You have likely heard about the three states of matter, solids, gases and liquids. However did you know you can find actually six types of matter? In laboratories, scientists can produce Bose-Einstein condensates, plasmas and fermionic condensates, based on NASA. But, for our discussion, we'll concentrate on the first three because those are the states of matter you're likely to interact with.
Gases, such as air, steam and helium, are free-flowing. You can effortlessly put your hand via them. Gases shift to fit their container and can even fill it. Their molecules are spaced far apart and wiggle and jiggle.
Liquids, such as water, oil and soda, change to fit inside
the container they're in. If you look at them in a microscope, you'll notice
that they have particles that are close together, however have no rhyme or
reason. The molecules move around.
Solids, such as your desk, your backpack and your pants, are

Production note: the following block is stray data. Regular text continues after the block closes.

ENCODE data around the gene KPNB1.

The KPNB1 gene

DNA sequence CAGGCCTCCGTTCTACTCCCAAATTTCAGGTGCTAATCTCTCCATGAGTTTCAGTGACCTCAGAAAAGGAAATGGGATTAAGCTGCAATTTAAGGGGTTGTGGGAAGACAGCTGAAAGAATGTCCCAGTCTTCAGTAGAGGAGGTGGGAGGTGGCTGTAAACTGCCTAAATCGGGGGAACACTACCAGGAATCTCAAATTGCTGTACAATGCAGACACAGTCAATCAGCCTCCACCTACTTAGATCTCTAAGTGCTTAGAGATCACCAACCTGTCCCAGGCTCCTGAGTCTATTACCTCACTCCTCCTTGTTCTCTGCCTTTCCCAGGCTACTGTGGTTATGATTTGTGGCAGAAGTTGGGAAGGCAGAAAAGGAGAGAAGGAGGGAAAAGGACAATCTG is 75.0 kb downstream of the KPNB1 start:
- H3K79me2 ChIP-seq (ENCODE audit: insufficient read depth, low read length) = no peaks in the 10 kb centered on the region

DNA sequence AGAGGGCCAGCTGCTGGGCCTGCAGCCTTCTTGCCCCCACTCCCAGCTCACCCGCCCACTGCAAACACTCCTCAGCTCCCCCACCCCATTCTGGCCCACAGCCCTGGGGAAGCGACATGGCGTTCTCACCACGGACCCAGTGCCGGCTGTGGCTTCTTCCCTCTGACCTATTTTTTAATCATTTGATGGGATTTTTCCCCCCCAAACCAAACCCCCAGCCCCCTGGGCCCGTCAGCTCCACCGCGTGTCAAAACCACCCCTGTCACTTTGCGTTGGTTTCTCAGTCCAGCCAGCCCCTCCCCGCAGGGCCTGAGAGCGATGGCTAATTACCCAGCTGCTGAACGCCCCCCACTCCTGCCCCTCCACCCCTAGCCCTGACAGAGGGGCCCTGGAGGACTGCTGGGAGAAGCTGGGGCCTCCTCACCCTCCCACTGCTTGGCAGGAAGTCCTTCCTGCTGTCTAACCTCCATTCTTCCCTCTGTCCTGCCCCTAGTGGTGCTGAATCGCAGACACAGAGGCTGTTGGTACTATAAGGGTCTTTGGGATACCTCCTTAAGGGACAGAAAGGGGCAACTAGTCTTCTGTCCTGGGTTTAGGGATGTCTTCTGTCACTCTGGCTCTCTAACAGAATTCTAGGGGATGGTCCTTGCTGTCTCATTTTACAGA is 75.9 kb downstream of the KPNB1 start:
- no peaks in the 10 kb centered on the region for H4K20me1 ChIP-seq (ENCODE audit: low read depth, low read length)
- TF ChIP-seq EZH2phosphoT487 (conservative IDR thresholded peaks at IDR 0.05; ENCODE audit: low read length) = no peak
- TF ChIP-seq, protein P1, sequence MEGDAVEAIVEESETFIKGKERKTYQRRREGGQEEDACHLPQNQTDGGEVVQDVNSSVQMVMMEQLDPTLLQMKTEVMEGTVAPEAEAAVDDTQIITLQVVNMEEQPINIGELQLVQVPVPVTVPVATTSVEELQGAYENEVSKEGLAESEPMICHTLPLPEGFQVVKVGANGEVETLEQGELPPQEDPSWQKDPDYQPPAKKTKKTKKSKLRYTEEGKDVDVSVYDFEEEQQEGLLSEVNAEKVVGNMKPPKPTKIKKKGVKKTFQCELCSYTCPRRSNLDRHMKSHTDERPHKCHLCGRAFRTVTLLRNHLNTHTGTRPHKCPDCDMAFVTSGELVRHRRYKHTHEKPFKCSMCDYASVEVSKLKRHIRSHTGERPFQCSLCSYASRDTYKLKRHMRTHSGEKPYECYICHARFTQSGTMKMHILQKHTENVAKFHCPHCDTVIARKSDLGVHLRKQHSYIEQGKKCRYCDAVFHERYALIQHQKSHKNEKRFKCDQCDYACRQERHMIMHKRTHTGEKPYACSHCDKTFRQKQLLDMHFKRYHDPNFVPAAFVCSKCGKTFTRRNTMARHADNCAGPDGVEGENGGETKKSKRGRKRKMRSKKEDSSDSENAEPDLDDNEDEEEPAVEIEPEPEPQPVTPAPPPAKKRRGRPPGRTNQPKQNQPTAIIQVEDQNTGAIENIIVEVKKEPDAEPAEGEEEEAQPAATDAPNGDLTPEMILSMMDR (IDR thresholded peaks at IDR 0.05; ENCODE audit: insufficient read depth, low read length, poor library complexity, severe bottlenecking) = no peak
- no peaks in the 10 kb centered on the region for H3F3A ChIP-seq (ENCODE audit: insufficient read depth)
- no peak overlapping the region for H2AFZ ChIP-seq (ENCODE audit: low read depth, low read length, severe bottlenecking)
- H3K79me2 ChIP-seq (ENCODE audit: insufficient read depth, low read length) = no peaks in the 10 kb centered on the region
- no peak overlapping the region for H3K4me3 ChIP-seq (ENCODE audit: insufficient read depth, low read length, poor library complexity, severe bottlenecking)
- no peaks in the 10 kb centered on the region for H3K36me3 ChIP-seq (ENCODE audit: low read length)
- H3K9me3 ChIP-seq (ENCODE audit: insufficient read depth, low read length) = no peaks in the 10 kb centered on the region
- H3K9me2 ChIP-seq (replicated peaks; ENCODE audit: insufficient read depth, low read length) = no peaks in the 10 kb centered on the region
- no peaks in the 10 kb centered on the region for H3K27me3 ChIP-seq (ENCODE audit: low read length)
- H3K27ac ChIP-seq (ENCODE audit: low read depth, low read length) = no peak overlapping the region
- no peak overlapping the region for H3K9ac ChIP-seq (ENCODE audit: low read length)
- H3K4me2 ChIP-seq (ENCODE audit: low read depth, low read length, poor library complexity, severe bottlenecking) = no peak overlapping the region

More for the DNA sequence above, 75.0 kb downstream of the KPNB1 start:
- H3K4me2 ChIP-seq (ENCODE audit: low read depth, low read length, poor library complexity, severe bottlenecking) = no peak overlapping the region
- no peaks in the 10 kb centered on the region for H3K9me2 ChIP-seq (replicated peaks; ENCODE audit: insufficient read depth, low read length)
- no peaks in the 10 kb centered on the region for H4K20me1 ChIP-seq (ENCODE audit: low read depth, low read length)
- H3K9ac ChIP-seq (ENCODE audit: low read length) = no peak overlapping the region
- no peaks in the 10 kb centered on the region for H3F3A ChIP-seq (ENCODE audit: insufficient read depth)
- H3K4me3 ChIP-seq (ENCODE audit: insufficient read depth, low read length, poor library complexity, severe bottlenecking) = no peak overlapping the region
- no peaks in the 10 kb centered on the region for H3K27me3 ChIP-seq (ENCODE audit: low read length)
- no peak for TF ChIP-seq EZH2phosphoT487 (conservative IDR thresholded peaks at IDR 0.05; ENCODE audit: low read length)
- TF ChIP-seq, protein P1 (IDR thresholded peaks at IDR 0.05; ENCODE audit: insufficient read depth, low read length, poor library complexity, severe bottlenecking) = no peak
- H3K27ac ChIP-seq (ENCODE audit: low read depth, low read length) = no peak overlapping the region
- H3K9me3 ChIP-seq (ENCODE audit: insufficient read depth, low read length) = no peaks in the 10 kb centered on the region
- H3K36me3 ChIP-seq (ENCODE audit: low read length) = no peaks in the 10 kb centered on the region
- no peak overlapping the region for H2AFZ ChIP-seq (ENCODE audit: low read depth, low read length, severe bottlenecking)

firm and stable. Their molecules are arranged together in organized patterns.
The molecules might shake slightly, however they don't move around.
Examples of Solid Liquid and Gas
Naming examples of solids, liquids and gases is a very
common homework project because it makes you consider phase changes and the
states of matter.
Examples of Solids
Solids are a type of matter that has a definite shape and
Examples of Liquids
Liquids are a type of matter that has a definite volume
however no defined shape.
mercury (an element)
bromine (an element)
Examples of Gases
A gas is a type of matter that does not possess a defined
shape or volume.